If there is anything that we have learned about the Pittsburgh Steelers during their five-game win streak that can be their Achilles heel to slip on fall tomorrow, it would probably be their tendency to beat themselves with penalties this year. Not just a high number of penalties, but truly untimely ones.
While they have been able to escape the worst effects of those penalties over the course of the past five games, during which they have won all of their games, it should go without saying that penalties have played a role in most of their losses this season, including in the last game they lost, to the Cowboys, and in the loss before that, to the Ravens.
Take just their third drive of that game. After completing a 15-yard pass, the offense was hit with a delay of game. So on first and 15, they get the penalty yardage back with a six-yard completion. The second-down play was preceded by a false start that made it 14 yards to go. After a 10-yard pass, it was third and four, despite the fact that they had gained 16 total yards on first and second down. The third-down attempt failed and they punted.
Two drives later, Le’Veon Bell was flagged for a facemask penalty on first down that set up first and 25. They didn’t move the chains on that drive. They somehow prevented a score on the subsequent defensive drive, however, in spite of a facemask penalty, illegal use of hands, and then a roughing the kicker penalty on a punt. But don’t count on avoiding points on another drive like that again.
On a later drive, a false start made third and two a third and seven. Incomplete pass, and another punt. On the subsequent defensive drive, the field goal blocking unit was flagged for an illegal formation on fourth and 20 from the 36, turning a 54-yard attempt into a 49-yard attempt.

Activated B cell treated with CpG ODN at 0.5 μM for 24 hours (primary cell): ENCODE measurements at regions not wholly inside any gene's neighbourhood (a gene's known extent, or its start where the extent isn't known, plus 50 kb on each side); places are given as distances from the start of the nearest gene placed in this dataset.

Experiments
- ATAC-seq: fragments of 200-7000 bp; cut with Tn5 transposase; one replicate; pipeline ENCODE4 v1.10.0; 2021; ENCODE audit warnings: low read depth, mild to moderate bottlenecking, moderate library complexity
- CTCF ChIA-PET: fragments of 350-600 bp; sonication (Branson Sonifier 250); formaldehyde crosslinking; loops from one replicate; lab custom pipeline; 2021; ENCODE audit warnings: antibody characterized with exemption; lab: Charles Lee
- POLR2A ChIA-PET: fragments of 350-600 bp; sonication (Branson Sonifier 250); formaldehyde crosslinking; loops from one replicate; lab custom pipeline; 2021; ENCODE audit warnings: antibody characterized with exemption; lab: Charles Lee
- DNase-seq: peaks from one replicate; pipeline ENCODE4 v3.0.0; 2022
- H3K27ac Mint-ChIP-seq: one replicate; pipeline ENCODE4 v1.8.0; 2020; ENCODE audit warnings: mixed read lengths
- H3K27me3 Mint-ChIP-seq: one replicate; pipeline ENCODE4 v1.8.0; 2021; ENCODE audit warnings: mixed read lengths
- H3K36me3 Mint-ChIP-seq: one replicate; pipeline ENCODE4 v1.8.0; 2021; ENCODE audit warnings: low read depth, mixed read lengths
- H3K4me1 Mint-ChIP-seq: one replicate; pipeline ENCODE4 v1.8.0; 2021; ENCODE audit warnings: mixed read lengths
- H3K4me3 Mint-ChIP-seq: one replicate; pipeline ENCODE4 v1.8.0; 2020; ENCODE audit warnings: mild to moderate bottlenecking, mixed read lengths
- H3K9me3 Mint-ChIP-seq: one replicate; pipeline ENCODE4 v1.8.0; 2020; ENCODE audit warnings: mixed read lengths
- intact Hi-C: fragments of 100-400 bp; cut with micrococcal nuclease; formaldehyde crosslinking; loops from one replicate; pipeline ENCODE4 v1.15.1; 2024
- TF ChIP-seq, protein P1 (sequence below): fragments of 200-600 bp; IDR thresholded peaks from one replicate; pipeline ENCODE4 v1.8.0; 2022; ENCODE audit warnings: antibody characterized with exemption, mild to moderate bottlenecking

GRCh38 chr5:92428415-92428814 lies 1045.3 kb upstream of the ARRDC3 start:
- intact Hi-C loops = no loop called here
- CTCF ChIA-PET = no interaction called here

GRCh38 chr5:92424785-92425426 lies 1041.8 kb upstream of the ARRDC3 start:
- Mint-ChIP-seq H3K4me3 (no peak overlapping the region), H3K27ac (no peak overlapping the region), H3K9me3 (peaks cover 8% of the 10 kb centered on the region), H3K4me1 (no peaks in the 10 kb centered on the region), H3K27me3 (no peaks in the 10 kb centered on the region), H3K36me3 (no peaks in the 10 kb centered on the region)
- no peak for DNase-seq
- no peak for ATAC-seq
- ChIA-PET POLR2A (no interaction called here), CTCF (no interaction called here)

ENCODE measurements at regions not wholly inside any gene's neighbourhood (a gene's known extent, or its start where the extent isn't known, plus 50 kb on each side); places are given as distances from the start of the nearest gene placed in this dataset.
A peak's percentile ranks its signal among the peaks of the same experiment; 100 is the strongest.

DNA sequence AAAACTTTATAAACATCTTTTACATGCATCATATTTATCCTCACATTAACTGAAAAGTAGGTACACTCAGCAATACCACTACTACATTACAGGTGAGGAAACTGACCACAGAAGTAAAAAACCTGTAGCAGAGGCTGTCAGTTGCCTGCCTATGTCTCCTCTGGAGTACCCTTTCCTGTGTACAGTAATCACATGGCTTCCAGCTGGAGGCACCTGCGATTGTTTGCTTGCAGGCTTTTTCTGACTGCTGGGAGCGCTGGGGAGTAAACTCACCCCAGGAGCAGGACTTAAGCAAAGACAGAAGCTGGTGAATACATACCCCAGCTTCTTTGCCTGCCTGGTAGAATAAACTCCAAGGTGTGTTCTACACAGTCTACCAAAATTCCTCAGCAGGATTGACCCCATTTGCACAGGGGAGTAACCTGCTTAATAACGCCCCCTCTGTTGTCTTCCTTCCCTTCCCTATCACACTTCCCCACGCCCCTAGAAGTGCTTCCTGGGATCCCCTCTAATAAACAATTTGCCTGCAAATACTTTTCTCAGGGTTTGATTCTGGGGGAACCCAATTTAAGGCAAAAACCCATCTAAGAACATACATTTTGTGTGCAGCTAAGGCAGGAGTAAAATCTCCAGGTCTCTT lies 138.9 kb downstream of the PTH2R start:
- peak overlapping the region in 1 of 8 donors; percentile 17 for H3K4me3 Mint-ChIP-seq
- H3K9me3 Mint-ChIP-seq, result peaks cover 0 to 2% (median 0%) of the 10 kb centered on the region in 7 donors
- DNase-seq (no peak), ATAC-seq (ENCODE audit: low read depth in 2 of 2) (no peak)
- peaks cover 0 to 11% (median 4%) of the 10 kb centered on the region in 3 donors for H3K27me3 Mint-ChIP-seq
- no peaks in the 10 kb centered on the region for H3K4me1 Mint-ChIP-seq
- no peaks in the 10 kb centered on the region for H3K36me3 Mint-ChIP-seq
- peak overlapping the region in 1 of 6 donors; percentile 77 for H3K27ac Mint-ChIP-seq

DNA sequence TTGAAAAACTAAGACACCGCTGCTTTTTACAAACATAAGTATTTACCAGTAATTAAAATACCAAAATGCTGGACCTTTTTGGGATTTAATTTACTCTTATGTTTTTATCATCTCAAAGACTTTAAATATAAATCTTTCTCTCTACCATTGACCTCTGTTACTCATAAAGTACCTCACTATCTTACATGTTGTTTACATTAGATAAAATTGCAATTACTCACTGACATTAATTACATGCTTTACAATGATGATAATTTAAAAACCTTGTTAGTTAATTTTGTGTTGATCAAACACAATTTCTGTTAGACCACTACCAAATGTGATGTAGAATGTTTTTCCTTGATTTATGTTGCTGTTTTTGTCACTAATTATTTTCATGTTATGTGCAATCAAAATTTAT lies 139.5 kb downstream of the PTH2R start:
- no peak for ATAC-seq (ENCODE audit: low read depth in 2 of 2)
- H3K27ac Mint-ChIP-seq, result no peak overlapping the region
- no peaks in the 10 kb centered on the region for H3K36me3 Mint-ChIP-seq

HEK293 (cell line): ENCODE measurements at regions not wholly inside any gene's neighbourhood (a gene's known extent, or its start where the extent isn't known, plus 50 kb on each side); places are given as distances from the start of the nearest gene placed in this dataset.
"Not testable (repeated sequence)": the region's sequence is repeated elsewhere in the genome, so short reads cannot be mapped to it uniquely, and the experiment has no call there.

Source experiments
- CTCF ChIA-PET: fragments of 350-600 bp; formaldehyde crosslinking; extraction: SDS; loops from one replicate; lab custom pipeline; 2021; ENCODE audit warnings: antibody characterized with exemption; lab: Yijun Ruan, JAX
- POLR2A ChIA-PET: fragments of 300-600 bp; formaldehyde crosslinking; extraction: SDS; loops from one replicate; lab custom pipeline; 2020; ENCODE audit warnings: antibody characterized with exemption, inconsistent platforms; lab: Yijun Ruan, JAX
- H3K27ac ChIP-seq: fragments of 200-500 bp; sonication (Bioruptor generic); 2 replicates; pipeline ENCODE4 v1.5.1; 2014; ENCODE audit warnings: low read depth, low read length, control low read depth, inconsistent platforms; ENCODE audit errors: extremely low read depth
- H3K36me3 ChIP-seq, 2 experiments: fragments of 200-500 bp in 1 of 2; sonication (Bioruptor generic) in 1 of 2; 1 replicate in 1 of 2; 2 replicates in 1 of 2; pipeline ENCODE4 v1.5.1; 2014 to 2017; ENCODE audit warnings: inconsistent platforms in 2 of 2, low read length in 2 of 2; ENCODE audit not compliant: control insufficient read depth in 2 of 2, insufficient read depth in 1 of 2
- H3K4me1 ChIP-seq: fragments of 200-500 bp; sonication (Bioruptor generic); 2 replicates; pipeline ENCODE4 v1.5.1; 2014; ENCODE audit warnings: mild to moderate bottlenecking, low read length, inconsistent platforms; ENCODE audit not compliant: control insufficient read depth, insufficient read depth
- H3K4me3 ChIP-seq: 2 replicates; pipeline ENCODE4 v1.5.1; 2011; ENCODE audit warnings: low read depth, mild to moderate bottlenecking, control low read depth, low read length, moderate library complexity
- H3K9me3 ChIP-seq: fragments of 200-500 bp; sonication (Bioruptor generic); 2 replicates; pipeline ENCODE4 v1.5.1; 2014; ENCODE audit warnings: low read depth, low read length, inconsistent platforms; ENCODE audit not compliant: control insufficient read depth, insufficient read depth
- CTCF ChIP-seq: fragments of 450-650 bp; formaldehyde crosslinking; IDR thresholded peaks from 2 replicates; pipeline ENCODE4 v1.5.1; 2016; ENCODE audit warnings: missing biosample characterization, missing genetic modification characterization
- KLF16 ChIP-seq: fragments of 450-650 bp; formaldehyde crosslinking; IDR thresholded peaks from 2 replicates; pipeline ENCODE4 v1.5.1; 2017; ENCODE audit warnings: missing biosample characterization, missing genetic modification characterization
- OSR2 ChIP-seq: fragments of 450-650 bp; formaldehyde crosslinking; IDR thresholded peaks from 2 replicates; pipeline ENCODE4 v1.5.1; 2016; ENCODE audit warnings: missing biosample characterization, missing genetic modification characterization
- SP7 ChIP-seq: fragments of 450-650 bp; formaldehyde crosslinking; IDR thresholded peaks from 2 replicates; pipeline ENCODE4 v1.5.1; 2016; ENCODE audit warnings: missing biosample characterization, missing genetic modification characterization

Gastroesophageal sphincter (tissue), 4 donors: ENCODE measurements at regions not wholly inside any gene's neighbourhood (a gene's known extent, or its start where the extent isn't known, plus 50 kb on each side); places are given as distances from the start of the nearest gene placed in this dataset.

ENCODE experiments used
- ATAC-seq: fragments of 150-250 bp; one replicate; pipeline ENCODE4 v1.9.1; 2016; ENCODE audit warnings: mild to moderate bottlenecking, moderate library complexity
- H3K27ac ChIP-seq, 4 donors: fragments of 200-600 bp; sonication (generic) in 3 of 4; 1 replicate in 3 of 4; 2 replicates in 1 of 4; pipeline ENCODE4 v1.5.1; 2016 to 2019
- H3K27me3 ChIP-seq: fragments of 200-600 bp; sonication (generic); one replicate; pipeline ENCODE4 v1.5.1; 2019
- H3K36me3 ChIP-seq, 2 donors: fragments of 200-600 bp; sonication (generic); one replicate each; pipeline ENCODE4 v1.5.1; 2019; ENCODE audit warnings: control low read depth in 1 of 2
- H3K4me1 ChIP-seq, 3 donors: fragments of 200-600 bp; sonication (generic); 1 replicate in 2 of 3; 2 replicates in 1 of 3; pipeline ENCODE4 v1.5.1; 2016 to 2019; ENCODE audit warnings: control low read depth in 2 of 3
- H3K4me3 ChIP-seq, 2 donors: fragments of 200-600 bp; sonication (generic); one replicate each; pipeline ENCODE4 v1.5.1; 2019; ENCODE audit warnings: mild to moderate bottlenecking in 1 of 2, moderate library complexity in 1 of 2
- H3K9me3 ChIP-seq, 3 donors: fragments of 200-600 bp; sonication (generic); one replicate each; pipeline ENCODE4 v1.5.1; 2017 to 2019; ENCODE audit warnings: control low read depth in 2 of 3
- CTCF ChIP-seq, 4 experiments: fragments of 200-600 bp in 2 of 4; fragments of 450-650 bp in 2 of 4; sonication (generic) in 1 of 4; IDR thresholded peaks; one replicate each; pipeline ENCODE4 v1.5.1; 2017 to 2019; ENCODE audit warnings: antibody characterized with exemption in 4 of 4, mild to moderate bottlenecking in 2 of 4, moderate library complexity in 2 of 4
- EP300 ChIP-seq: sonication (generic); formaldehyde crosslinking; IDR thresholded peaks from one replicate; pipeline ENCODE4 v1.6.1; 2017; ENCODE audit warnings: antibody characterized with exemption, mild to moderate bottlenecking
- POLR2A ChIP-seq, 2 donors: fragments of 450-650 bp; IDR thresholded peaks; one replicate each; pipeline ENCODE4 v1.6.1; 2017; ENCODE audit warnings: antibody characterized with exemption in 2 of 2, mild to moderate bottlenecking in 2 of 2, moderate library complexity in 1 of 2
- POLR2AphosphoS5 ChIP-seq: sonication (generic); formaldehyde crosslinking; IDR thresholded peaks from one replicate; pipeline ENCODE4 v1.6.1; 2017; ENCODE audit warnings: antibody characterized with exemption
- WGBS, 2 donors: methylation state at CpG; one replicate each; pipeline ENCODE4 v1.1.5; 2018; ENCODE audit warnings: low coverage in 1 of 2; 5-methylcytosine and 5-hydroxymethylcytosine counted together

The Steelers had 13 penalties in that game for 99 yards, and the truth is that they actually escaped with a lot less damage than they could have taken because of them. Now, the Cowboys did a much better job of taking advantage of Pittsburgh’s infractions, but in this rematch with the Ravens, with the division title ostensibly on the line, they had better mitigate the risks of beating themselves by playing penalty-free football.
Over the course of their winning streak, whenever the Steelers have been able to play penalty-free football, they have had consistency and efficiency on offense, defense, and even special teams. But penalties have too often been a factor—we saw its impact in the first half of Sunday’s game—which has made games closer than they should be.
Playing penalty-free will be important tomorrow, but it will be even more important in the postseason. But, of course, before the team can start working about the playoffs, they have to make sure they are going to be playing beyond New Year’s Day. And that comes down to winning on Christmas.